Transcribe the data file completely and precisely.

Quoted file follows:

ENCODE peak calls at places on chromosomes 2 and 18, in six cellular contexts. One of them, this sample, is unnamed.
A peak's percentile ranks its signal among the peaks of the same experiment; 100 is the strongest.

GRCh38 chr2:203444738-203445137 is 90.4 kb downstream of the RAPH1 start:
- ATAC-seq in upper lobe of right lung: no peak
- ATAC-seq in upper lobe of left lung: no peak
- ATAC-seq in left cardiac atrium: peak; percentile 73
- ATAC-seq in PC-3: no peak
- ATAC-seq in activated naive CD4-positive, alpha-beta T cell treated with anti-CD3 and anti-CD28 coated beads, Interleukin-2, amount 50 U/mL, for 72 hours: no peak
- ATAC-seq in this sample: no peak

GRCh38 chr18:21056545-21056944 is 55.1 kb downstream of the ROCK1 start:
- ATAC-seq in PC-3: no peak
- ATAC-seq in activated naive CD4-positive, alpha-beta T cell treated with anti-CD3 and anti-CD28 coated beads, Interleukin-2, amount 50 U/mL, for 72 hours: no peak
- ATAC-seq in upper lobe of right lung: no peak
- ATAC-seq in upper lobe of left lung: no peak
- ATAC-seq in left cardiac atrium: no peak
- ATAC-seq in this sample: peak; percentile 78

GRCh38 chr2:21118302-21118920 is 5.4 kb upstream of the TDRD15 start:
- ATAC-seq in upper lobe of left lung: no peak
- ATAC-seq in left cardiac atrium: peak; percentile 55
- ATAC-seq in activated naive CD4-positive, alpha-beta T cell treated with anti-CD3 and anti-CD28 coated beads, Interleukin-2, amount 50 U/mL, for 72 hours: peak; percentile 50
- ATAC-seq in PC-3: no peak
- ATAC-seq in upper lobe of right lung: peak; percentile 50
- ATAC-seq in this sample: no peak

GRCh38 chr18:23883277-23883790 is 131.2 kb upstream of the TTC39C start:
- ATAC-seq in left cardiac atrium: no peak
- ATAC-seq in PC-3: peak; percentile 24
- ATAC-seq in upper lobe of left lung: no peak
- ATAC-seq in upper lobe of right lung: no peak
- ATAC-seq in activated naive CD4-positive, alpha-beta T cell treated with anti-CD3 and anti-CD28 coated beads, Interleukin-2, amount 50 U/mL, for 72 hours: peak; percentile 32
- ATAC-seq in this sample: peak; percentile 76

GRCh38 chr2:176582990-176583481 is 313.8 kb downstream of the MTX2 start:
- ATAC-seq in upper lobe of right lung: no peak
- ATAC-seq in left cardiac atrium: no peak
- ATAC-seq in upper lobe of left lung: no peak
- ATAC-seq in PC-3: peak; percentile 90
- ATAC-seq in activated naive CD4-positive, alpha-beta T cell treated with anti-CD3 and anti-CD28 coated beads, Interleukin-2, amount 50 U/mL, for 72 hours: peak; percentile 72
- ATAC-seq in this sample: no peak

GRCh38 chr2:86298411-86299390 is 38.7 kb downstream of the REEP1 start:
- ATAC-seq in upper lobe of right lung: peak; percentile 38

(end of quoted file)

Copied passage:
ENCODE peak calls at places on chromosomes 2 and 18, in six cellular contexts. One of them, this sample, is unnamed.
A peak's percentile ranks its signal among the peaks of the same experiment; 100 is the strongest.

GRCh38 chr2:203444738-203445137 is 90.4 kb downstream of the RAPH1 start:
- ATAC-seq in upper lobe of right lung: no peak
- ATAC-seq in upper lobe of left lung: no peak
- ATAC-seq in left cardiac atrium: peak; percentile 73
- ATAC-seq in PC-3: no peak
- ATAC-seq in activated naive CD4-positive, alpha-beta T cell treated with anti-CD3 and anti-CD28 coated beads, Interleukin-2, amount 50 U/mL, for 72 hours: no peak
- ATAC-seq in this sample: no peak

GRCh38 chr18:21056545-21056944 is 55.1 kb downstream of the ROCK1 start:
- ATAC-seq in PC-3: no peak
- ATAC-seq in activated naive CD4-positive, alpha-beta T cell treated with anti-CD3 and anti-CD28 coated beads, Interleukin-2, amount 50 U/mL, for 72 hours: no peak
- ATAC-seq in upper lobe of right lung: no peak
- ATAC-seq in upper lobe of left lung: no peak
- ATAC-seq in left cardiac atrium: no peak
- ATAC-seq in this sample: peak; percentile 78

GRCh38 chr2:21118302-21118920 is 5.4 kb upstream of the TDRD15 start:
- ATAC-seq in upper lobe of left lung: no peak
- ATAC-seq in left cardiac atrium: peak; percentile 55
- ATAC-seq in activated naive CD4-positive, alpha-beta T cell treated with anti-CD3 and anti-CD28 coated beads, Interleukin-2, amount 50 U/mL, for 72 hours: peak; percentile 50
- ATAC-seq in PC-3: no peak
- ATAC-seq in upper lobe of right lung: peak; percentile 50
- ATAC-seq in this sample: no peak

GRCh38 chr18:23883277-23883790 is 131.2 kb upstream of the TTC39C start:
- ATAC-seq in left cardiac atrium: no peak
- ATAC-seq in PC-3: peak; percentile 24
- ATAC-seq in upper lobe of left lung: no peak
- ATAC-seq in upper lobe of right lung: no peak
- ATAC-seq in activated naive CD4-positive, alpha-beta T cell treated with anti-CD3 and anti-CD28 coated beads, Interleukin-2, amount 50 U/mL, for 72 hours: peak; percentile 32
- ATAC-seq in this sample: peak; percentile 76

GRCh38 chr2:176582990-176583481 is 313.8 kb downstream of the MTX2 start:
- ATAC-seq in upper lobe of right lung: no peak
- ATAC-seq in left cardiac atrium: no peak
- ATAC-seq in upper lobe of left lung: no peak
- ATAC-seq in PC-3: peak; percentile 90
- ATAC-seq in activated naive CD4-positive, alpha-beta T cell treated with anti-CD3 and anti-CD28 coated beads, Interleukin-2, amount 50 U/mL, for 72 hours: peak; percentile 72
- ATAC-seq in this sample: no peak

GRCh38 chr2:86298411-86299390 is 38.7 kb downstream of the REEP1 start:
- ATAC-seq in upper lobe of right lung: peak; percentile 38